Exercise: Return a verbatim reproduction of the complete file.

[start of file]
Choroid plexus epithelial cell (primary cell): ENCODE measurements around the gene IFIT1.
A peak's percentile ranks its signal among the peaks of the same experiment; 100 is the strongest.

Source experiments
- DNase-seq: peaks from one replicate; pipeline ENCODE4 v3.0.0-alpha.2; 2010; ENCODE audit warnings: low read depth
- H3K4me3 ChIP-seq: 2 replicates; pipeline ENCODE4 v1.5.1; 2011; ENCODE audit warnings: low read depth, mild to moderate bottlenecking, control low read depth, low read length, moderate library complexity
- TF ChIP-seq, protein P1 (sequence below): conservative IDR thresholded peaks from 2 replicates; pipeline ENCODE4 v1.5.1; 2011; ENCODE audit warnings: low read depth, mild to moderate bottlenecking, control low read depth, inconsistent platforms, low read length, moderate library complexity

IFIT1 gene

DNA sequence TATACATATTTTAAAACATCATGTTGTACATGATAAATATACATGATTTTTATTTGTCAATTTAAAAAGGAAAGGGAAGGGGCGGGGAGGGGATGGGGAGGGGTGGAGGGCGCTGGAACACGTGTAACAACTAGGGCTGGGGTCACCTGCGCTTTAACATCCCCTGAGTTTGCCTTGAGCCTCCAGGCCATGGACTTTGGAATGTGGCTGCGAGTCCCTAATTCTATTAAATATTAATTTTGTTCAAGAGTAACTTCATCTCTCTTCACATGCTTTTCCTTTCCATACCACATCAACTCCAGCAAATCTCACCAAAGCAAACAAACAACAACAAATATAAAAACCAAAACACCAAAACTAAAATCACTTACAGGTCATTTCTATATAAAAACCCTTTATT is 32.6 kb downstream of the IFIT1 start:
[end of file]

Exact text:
Choroid plexus epithelial cell (primary cell): ENCODE measurements around the gene IFIT1.
A peak's percentile ranks its signal among the peaks of the same experiment; 100 is the strongest.

Source experiments
- DNase-seq: peaks from one replicate; pipeline ENCODE4 v3.0.0-alpha.2; 2010; ENCODE audit warnings: low read depth
- H3K4me3 ChIP-seq: 2 replicates; pipeline ENCODE4 v1.5.1; 2011; ENCODE audit warnings: low read depth, mild to moderate bottlenecking, control low read depth, low read length, moderate library complexity
- TF ChIP-seq, protein P1 (sequence below): conservative IDR thresholded peaks from 2 replicates; pipeline ENCODE4 v1.5.1; 2011; ENCODE audit warnings: low read depth, mild to moderate bottlenecking, control low read depth, inconsistent platforms, low read length, moderate library complexity

IFIT1 gene

DNA sequence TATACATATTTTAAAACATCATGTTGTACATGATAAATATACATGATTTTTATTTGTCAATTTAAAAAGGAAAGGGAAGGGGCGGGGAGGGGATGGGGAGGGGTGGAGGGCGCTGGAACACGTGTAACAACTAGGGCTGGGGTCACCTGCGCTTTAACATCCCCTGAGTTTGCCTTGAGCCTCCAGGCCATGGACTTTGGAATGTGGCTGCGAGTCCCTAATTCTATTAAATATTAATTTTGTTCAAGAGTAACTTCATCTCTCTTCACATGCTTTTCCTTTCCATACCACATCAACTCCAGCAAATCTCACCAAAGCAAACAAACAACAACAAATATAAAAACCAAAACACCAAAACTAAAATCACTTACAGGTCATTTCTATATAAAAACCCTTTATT is 32.6 kb downstream of the IFIT1 start: